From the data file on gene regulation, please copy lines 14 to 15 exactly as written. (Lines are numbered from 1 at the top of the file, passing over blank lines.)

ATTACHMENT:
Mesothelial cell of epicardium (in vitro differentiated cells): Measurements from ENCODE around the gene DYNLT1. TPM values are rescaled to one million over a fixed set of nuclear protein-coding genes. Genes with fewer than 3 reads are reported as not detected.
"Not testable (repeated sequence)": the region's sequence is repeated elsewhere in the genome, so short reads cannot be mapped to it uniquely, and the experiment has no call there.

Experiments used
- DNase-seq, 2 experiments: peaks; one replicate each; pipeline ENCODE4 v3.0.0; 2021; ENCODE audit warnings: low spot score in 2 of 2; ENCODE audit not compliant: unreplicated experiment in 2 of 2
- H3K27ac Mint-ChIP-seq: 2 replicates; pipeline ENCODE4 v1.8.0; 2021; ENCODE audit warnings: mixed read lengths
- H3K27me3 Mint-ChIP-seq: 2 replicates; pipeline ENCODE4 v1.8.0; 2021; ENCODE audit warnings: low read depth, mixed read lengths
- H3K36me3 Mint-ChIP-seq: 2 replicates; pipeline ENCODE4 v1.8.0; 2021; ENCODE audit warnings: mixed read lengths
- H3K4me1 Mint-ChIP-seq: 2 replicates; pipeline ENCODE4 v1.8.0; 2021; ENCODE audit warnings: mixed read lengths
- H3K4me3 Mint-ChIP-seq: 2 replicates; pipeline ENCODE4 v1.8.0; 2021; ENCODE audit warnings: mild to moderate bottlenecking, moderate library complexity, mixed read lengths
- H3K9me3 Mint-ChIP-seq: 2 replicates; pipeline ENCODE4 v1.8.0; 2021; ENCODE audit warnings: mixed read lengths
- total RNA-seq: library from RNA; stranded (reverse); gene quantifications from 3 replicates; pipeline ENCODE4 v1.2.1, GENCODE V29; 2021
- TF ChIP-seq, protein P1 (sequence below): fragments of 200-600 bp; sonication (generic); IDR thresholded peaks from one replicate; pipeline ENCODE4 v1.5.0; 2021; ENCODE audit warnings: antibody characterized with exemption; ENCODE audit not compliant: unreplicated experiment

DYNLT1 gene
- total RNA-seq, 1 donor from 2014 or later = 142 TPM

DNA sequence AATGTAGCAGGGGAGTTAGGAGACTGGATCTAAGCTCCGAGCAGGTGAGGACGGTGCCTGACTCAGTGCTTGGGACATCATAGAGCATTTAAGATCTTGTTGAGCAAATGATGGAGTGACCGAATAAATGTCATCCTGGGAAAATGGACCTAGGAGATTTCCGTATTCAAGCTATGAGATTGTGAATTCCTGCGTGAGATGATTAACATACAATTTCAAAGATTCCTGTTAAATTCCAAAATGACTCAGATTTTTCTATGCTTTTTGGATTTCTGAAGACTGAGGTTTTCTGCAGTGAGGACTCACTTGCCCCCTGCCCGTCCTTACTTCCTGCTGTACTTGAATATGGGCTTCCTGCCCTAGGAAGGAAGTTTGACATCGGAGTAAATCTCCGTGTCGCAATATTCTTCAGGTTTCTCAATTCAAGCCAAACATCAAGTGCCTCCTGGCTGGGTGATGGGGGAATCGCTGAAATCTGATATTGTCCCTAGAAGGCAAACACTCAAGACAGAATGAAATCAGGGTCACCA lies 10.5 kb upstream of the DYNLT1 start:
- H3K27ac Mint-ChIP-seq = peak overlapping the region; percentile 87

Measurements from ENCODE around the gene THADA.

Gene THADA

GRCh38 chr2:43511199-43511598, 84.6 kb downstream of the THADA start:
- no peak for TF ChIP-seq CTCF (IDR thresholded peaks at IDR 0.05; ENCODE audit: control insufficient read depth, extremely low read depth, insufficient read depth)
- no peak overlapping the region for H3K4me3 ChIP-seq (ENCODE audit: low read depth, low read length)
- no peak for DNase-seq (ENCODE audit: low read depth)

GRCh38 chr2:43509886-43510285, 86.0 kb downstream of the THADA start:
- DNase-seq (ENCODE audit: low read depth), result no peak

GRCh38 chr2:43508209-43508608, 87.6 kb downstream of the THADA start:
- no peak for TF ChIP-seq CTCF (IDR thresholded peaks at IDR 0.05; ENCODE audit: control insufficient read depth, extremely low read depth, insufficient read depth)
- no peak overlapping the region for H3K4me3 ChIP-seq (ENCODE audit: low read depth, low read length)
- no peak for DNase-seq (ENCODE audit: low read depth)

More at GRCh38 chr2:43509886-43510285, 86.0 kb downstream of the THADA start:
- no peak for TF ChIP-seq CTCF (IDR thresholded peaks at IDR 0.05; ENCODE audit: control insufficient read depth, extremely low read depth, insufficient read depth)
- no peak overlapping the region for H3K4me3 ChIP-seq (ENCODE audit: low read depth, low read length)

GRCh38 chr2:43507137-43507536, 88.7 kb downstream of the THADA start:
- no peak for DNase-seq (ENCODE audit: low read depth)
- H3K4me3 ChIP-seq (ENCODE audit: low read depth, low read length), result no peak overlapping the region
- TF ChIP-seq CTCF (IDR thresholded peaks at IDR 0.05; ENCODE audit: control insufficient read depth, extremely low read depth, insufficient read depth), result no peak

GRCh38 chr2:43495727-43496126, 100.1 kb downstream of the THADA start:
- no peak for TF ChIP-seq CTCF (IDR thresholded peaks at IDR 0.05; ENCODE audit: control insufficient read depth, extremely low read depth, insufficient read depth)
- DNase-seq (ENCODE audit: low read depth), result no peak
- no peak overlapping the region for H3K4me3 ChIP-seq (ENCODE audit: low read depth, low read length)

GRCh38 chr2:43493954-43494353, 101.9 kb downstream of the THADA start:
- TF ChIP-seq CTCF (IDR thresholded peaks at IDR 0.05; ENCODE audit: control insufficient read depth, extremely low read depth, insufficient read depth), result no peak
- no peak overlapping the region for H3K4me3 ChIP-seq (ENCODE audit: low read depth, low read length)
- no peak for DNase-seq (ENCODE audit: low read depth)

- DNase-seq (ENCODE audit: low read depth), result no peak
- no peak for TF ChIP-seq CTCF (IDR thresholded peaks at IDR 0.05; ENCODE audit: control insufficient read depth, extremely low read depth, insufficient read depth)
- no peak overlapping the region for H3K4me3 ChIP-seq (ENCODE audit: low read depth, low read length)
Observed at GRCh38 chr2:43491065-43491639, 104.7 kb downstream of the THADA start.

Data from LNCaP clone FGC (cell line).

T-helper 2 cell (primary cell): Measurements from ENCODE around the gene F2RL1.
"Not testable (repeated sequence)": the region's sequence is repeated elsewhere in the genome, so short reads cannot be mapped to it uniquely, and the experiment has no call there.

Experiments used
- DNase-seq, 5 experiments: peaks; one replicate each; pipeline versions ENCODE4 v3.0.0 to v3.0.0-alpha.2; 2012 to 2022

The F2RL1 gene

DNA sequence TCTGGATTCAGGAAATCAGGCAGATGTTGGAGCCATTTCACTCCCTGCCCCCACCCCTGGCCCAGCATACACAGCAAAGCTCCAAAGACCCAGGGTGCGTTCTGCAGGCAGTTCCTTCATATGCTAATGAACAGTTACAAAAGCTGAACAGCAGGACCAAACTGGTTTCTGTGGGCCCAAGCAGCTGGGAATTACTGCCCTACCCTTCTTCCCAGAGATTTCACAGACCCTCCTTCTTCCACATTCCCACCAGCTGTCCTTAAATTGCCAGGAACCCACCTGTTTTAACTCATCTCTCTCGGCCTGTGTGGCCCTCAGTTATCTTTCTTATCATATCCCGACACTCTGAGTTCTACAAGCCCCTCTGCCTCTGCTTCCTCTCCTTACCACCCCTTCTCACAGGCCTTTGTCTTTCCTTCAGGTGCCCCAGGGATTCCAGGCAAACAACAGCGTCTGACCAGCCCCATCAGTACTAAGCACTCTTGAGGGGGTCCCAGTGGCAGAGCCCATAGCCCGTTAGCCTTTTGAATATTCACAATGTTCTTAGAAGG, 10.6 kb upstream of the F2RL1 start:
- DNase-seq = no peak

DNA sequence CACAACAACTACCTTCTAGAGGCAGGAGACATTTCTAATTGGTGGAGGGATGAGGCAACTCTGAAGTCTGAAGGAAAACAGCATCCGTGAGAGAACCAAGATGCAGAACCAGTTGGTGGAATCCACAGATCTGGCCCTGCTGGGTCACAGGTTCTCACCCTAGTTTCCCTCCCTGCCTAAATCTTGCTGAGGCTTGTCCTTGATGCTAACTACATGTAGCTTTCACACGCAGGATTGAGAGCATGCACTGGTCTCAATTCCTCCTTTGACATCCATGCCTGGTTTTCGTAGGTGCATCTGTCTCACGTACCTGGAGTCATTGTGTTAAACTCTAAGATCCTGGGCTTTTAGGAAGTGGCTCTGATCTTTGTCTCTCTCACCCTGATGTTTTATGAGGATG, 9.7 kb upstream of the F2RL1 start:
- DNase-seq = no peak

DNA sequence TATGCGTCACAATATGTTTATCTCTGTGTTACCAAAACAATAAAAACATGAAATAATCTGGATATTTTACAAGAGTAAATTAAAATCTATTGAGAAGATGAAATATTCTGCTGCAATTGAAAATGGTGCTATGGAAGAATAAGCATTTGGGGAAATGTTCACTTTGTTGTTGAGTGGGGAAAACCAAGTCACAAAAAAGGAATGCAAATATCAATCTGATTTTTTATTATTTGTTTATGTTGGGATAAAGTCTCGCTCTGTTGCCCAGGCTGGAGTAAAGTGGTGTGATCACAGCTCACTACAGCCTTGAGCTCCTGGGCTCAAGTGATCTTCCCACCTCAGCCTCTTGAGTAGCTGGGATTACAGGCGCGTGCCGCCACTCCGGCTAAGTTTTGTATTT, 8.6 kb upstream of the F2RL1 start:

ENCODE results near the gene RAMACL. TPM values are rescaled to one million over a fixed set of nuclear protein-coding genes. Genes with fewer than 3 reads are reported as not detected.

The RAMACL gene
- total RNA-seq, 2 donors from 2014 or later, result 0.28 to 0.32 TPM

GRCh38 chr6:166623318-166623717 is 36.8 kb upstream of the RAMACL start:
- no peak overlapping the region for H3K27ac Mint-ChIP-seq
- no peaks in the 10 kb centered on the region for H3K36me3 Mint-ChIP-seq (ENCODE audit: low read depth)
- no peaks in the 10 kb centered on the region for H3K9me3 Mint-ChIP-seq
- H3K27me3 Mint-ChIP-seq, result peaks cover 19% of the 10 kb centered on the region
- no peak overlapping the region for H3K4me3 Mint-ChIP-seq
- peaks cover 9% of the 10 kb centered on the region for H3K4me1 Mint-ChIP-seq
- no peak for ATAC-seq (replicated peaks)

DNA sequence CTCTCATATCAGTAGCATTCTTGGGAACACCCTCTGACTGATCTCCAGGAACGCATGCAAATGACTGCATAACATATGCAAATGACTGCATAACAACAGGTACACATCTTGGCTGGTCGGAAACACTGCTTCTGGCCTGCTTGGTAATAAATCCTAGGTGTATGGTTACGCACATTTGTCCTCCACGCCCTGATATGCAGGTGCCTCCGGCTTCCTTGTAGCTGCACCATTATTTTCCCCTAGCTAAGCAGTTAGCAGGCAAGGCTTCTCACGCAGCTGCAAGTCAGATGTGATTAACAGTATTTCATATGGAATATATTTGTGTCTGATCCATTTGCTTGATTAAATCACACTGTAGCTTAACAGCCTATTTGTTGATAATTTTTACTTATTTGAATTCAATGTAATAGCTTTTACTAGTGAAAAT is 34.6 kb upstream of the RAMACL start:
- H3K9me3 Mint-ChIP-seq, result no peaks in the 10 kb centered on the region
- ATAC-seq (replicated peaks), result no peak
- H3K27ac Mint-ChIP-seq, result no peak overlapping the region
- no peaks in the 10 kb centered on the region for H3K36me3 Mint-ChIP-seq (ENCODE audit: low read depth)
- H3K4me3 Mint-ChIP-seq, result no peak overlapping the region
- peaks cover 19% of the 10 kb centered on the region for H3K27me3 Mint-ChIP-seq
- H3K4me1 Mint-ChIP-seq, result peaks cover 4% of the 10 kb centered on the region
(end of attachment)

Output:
- total RNA-seq, 1 donor from 2014 or later = 142 TPM

DNA sequence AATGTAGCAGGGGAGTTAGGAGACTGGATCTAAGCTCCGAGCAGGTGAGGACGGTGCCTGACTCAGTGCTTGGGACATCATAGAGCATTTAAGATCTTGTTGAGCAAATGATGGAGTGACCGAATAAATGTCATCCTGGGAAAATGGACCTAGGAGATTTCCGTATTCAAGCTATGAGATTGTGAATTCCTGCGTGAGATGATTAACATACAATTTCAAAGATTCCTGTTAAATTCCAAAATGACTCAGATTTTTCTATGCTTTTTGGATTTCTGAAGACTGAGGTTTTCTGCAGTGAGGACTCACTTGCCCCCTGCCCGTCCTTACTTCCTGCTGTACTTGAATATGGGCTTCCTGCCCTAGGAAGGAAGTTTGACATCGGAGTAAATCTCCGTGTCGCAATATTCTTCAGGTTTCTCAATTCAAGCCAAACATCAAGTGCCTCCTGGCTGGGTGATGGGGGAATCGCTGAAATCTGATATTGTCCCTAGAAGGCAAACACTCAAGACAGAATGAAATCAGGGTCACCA lies 10.5 kb upstream of the DYNLT1 start: